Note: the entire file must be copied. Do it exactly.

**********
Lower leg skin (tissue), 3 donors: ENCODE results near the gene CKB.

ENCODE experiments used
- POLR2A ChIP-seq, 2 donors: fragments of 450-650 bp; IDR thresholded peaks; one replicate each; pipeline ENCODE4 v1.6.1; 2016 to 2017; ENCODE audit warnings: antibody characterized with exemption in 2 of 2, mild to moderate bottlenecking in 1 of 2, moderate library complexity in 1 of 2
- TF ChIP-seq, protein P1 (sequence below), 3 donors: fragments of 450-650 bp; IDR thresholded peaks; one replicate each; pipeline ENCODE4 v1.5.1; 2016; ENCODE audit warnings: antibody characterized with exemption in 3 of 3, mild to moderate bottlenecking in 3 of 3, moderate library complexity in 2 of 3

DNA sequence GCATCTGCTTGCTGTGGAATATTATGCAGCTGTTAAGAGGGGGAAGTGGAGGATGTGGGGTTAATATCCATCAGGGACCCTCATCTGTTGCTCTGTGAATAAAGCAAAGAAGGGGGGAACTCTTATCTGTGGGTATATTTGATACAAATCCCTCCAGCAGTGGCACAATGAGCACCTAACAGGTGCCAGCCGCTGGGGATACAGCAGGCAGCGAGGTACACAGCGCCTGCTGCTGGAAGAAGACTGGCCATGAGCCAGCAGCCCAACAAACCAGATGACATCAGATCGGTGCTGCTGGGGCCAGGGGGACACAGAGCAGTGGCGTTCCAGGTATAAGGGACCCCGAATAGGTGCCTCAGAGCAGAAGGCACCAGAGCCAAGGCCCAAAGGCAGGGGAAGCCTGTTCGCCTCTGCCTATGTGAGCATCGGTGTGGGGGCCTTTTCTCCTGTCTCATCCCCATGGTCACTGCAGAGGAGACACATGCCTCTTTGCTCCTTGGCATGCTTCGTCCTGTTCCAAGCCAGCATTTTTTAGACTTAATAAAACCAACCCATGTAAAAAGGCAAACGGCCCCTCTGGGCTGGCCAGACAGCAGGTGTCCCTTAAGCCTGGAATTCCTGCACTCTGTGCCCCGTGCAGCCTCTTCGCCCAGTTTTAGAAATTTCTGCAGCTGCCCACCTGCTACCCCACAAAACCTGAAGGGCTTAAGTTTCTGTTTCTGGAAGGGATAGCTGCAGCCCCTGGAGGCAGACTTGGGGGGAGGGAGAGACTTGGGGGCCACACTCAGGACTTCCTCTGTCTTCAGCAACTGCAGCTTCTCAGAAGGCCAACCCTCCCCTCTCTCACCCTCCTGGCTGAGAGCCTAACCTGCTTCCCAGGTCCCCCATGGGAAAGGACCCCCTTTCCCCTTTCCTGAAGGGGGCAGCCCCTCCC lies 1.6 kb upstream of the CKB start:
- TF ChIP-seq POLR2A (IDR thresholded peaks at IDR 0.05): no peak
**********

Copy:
Lower leg skin (tissue), 3 donors: ENCODE results near the gene CKB.

ENCODE experiments used
- POLR2A ChIP-seq, 2 donors: fragments of 450-650 bp; IDR thresholded peaks; one replicate each; pipeline ENCODE4 v1.6.1; 2016 to 2017; ENCODE audit warnings: antibody characterized with exemption in 2 of 2, mild to moderate bottlenecking in 1 of 2, moderate library complexity in 1 of 2
- TF ChIP-seq, protein P1 (sequence below), 3 donors: fragments of 450-650 bp; IDR thresholded peaks; one replicate each; pipeline ENCODE4 v1.5.1; 2016; ENCODE audit warnings: antibody characterized with exemption in 3 of 3, mild to moderate bottlenecking in 3 of 3, moderate library complexity in 2 of 3

DNA sequence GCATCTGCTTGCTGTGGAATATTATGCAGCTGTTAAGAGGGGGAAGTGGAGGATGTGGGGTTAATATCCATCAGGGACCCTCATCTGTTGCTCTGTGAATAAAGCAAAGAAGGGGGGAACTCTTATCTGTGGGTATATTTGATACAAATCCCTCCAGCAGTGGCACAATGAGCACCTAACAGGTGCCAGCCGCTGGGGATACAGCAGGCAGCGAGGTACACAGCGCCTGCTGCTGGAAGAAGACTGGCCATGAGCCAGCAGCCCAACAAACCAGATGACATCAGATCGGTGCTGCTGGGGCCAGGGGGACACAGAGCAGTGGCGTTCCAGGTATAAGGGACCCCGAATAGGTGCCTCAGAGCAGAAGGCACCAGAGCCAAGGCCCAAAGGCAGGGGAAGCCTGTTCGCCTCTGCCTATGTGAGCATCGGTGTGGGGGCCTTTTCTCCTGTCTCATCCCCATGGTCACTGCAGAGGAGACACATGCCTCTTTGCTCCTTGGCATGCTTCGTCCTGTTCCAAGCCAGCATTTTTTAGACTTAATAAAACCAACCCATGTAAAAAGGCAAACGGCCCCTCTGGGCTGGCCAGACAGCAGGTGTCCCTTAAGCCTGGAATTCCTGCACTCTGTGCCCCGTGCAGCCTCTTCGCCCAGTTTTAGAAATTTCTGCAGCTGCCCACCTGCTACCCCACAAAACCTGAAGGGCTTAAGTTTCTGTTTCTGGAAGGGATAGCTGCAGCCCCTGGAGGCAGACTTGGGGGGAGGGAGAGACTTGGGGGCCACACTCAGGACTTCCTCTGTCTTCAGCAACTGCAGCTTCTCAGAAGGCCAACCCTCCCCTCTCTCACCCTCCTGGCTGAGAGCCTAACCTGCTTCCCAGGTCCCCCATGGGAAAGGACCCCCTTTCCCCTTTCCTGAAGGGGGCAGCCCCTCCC lies 1.6 kb upstream of the CKB start:
- TF ChIP-seq POLR2A (IDR thresholded peaks at IDR 0.05): no peak